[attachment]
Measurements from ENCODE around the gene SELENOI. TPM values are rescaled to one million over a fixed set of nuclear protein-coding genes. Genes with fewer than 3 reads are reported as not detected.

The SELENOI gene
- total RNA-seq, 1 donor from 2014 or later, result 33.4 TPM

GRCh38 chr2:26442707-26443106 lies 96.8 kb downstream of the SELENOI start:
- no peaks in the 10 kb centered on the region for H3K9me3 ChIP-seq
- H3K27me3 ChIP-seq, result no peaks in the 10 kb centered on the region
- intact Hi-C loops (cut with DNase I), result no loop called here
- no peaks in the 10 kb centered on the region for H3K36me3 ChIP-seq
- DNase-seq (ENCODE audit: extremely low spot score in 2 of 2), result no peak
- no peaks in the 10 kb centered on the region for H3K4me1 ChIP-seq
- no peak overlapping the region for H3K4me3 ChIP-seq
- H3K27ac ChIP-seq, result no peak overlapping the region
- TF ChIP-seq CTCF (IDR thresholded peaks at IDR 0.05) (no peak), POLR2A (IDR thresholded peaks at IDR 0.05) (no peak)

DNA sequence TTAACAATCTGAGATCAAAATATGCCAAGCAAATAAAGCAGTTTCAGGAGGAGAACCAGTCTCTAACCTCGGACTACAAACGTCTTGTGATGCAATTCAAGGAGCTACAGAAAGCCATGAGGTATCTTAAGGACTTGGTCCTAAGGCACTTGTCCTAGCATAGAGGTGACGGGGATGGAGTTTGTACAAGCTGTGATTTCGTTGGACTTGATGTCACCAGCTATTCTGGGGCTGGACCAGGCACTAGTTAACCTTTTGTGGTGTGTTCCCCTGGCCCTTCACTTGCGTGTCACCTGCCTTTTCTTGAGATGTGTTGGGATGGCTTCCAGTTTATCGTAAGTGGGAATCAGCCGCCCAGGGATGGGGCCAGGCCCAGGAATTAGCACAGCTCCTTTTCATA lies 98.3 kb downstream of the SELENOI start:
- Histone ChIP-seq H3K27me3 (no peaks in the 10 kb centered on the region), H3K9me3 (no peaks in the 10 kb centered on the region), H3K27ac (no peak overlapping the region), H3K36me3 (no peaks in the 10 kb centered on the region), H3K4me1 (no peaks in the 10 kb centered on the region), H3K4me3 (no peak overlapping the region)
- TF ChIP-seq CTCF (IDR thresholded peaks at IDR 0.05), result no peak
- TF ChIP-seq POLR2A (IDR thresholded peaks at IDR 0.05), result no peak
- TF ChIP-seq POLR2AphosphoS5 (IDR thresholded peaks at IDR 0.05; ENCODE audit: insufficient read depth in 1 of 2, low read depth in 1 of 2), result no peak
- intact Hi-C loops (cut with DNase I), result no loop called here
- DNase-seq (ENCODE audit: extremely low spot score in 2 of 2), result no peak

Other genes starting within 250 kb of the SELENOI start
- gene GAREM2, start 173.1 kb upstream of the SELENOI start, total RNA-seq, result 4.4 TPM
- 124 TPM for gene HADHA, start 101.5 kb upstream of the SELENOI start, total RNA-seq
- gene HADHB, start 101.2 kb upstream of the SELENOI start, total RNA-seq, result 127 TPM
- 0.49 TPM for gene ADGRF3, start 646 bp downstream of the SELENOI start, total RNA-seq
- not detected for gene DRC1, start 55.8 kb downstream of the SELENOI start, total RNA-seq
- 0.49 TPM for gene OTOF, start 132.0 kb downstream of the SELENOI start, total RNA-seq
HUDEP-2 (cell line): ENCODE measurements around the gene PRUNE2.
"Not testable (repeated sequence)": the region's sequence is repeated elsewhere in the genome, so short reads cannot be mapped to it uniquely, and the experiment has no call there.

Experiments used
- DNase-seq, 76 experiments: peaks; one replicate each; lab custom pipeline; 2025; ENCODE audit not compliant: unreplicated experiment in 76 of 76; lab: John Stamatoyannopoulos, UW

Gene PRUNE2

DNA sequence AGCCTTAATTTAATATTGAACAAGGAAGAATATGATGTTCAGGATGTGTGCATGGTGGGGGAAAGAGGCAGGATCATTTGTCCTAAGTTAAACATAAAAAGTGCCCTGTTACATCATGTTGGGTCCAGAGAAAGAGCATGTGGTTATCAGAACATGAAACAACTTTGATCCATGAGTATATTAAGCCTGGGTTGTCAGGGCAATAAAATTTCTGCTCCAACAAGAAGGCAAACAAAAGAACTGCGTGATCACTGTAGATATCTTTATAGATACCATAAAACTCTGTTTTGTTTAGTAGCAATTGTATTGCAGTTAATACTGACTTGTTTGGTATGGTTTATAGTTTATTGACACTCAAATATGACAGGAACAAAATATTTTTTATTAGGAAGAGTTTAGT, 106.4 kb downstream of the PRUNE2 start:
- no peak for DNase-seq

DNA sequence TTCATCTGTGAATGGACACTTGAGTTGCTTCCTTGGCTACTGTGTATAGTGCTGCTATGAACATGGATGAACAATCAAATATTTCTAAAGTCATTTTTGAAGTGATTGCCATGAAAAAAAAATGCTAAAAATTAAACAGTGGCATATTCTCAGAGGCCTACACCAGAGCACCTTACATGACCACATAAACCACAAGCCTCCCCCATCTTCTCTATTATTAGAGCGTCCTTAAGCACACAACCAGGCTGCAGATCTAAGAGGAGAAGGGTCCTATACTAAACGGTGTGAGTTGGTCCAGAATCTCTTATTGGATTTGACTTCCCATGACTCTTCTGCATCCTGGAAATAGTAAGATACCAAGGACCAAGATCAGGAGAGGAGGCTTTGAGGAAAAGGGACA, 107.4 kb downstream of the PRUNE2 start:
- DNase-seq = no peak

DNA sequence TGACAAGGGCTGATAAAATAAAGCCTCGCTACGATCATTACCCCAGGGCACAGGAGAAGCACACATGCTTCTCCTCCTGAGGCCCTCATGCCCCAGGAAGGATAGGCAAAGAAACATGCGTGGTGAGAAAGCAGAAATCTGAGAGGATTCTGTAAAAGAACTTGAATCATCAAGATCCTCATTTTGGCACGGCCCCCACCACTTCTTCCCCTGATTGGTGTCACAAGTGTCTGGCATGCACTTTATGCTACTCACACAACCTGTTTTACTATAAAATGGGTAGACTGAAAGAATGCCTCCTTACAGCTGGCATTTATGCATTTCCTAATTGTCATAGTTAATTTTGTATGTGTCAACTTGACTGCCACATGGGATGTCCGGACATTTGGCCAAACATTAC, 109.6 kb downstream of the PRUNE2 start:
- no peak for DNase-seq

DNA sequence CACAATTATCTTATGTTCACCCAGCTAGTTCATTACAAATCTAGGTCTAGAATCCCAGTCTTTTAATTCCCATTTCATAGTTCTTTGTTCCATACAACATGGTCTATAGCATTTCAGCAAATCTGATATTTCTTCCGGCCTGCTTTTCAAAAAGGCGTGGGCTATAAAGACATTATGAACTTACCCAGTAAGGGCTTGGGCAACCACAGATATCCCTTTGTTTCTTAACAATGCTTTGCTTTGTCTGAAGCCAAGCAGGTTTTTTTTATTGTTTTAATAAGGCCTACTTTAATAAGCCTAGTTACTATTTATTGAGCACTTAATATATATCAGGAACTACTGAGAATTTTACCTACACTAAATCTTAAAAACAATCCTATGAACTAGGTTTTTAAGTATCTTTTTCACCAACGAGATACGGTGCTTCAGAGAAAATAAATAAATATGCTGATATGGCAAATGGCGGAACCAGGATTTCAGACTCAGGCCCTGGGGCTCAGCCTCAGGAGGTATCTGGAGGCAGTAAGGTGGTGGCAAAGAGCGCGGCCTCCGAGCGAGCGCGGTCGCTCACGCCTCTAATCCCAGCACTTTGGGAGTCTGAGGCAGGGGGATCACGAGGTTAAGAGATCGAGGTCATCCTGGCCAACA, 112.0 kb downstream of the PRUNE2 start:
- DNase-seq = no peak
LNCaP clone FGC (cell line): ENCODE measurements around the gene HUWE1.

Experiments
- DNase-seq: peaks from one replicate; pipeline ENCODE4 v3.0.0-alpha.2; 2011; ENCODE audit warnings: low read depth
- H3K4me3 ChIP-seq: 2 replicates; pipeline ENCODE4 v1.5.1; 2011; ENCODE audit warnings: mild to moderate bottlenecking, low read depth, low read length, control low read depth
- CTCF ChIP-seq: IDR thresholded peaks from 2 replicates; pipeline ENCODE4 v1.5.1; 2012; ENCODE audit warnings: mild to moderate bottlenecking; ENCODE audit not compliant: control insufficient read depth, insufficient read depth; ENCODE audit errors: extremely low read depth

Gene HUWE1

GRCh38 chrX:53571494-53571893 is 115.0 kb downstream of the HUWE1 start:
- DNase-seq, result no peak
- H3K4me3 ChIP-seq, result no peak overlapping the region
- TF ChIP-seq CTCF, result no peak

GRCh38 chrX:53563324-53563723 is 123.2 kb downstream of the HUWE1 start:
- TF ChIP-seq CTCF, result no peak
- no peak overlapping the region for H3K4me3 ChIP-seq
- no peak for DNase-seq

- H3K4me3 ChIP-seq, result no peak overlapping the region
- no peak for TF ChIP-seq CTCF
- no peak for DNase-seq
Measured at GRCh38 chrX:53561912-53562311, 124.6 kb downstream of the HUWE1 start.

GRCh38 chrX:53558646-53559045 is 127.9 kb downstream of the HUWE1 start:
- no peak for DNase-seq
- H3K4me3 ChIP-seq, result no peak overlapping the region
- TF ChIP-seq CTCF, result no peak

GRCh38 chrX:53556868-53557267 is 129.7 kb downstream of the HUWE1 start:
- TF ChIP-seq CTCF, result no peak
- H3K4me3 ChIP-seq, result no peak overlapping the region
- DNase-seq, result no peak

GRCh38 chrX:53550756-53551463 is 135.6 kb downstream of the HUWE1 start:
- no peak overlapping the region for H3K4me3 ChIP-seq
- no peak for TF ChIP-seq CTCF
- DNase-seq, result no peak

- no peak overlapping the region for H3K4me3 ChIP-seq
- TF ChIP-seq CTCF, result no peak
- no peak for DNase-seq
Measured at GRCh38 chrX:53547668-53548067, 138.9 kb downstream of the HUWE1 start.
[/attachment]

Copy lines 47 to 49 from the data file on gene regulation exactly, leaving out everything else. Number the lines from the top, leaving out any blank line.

GRCh38 chrX:53571494-53571893 is 115.0 kb downstream of the HUWE1 start:
- DNase-seq, result no peak
- H3K4me3 ChIP-seq, result no peak overlapping the region